updated: 21 Jan 2016 at 1326 hrs
An excited Nick explains.
Nick's Impulse II in Midwinters action on Lake Eustis
More than 11000 Wayfarers have been built.
Lake Ontario race action
2011 North American Wayfarer champions
Richard and Mark Hartley
NP Boats' Impulsive Beginnings
I was introduced to sailing in 1967 when a neighbor took me out on his Wayfarer. I was immediately hooked on sailing and on Wayfarers. In 1968 I bought a glass Wayfarer and proceeded through the years to trade for a couple more glass Wayfarers. Then, in 1976, I acquired the wooden W864 which had been built in England in 1964. In those days the wood boats were, in my opinion, superior to glass boats. This is no longer the case and has not been for some time.
I always considered myself a racer and wasn’t familiar with cruising. However in the process of rearing my family, we camped next to and sailed or raced on every body of water we could find in the US and Canada. We could do this because we had a boat light enough (under 400 pounds) to travel with and launch almost anywhere. The six-foot beam and lots of freeboard forward also made it a boat that could be sailed anywhere. I have been in eight-foot waves with my Wayfarer and it handled them better than the 34-foot keelboat I owned at the time! Don’t get the wrong idea, this boat is not a tub. On East Grand Traverse Bay, my grown-up grandchildren and I wait for the wind to blow so we can go out and plane back and forth across the Northern Michigan waters.
In February 2011, I was a bit home-bound, having just had a few vertebrae fused together in my neck. I saw some e-mails passing back and forth about a free shipping deal for five boats being offered for the newly redesigned Mark IV Wayfarer being built by Hartley Boats Ltd. in the UK. In my boredom, I joined in this e-mail chatter and after a few e-mails back and forth, I began to get excited about getting my hands on a new Mark IV. Soon after I rang up Hartley Boats in England, I said I would like to speak to someone called Hartley… Bingo! The voice at the other end said “I am Hartley, the old guy, Richard Hartley, good afternoon! How may I help you?” We discussed my desire to get a new boat and the free shipping deal he was offering, I said I would like to place an order for a new boat and that I would find four other buyers to get my free shipping.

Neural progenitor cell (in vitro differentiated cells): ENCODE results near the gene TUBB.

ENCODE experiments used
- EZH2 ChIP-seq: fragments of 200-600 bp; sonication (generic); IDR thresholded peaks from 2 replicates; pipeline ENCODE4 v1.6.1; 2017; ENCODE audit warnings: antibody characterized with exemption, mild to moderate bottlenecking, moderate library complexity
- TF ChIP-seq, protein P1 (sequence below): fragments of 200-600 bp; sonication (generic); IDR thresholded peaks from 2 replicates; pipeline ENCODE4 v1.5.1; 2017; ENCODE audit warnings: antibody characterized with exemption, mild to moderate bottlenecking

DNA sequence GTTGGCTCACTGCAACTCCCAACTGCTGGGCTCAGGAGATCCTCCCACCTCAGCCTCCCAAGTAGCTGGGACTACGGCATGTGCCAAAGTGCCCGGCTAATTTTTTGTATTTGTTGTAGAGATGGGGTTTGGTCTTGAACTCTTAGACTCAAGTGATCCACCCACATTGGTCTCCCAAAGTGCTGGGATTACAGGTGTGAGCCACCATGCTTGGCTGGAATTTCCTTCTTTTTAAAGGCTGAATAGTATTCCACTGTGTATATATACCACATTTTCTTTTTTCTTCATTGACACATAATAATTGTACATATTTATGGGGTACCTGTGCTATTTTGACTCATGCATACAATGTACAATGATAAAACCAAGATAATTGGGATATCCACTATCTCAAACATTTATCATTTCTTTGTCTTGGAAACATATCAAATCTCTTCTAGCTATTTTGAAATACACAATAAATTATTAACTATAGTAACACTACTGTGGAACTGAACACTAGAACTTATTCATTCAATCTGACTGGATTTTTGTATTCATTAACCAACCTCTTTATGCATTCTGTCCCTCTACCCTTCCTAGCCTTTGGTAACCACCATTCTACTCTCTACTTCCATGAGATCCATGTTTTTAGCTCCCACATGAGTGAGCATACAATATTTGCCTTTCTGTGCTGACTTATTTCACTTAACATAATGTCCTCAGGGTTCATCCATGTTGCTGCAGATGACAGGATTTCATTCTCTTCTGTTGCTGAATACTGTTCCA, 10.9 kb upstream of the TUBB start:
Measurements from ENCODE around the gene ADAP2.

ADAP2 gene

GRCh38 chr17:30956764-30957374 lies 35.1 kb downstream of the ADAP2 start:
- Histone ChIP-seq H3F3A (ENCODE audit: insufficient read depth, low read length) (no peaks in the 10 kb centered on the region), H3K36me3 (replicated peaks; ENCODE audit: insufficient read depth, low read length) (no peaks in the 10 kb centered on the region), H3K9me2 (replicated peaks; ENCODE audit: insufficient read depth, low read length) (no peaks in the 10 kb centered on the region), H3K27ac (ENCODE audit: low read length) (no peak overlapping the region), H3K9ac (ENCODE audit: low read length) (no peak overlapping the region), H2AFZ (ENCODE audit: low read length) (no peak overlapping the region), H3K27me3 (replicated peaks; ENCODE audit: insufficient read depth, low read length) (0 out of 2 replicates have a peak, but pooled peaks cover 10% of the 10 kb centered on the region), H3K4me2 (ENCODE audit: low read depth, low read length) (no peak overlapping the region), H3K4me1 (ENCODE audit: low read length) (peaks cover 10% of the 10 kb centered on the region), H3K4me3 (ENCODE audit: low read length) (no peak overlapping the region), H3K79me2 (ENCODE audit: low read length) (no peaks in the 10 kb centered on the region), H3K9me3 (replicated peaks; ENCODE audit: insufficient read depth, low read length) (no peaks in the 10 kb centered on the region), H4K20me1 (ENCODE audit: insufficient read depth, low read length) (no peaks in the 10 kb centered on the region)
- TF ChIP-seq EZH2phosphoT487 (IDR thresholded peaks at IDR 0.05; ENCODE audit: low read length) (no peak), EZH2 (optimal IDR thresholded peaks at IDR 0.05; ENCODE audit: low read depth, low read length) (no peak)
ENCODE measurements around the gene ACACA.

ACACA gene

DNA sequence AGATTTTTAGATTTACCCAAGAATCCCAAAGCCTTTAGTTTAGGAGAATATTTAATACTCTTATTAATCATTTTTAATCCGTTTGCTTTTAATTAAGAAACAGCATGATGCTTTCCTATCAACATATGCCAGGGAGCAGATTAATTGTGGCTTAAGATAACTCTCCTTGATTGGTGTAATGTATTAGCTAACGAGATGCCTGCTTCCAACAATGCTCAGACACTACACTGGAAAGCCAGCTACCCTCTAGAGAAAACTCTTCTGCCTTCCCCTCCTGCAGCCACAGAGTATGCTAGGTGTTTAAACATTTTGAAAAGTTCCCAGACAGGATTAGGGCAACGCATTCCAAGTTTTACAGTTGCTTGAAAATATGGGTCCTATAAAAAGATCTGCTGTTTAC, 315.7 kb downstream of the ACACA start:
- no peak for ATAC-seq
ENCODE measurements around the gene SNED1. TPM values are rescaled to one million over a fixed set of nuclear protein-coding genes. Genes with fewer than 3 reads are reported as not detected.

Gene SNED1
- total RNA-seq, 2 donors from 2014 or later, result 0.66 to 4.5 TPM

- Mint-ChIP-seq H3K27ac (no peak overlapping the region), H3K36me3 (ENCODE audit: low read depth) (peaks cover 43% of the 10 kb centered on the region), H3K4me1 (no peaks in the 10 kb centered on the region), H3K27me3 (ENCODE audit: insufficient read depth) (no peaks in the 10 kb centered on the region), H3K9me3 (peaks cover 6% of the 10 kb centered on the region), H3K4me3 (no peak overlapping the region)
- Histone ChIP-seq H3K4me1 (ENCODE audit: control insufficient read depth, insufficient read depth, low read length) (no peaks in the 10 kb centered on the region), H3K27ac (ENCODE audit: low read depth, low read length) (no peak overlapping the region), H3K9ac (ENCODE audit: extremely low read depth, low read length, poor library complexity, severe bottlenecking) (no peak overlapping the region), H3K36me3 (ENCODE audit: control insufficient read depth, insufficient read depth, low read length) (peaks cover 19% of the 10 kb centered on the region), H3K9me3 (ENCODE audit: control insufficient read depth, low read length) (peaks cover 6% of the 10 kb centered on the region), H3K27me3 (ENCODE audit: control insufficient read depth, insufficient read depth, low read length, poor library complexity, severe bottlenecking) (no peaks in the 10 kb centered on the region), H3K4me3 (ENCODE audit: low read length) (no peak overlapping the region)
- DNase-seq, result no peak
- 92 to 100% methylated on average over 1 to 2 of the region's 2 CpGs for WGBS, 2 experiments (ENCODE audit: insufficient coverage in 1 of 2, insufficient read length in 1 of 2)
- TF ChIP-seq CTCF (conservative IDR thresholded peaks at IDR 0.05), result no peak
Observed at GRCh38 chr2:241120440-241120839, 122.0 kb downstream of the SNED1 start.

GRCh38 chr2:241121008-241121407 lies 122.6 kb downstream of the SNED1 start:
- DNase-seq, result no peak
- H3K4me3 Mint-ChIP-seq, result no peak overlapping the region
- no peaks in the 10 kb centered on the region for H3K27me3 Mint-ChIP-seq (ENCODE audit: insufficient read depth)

My dearly beloved was of course right at my elbow saying “Are you nuts? What if nobody else is ready to buy a new boat, It could cost you €4,000 to get that boat shipped over.” But the more I learned about the mark IV, the more I wanted one. I was determined to have one and soon, I even mused about insuring it for €25k and getting some cruising nutter to sail it over! I was not going to be deterred by naysayers, so I got busy and very soon I had sold the idea and the boats to four other guys, enough to get all of our boats shipped for free!
By 2012 I had been sailing my new boat at every possible opportunity and was really loving it. In fact I was so thrilled with it that I began to explore the prospect of sharing the love. So I started looking at ways to get more Mark IV's over here to rejuvenate the Wayfarer class. That’s why, instead of simply retiring gracefully and seflishly (some might say justifiably) to the task of sailing my own new boat, I am now delighting in my new role as an importer of the Hartley Wayfarer. By the way if you wondered what I named that boat, shipped free in that first container from Britain…well of course it had to be: Impulse.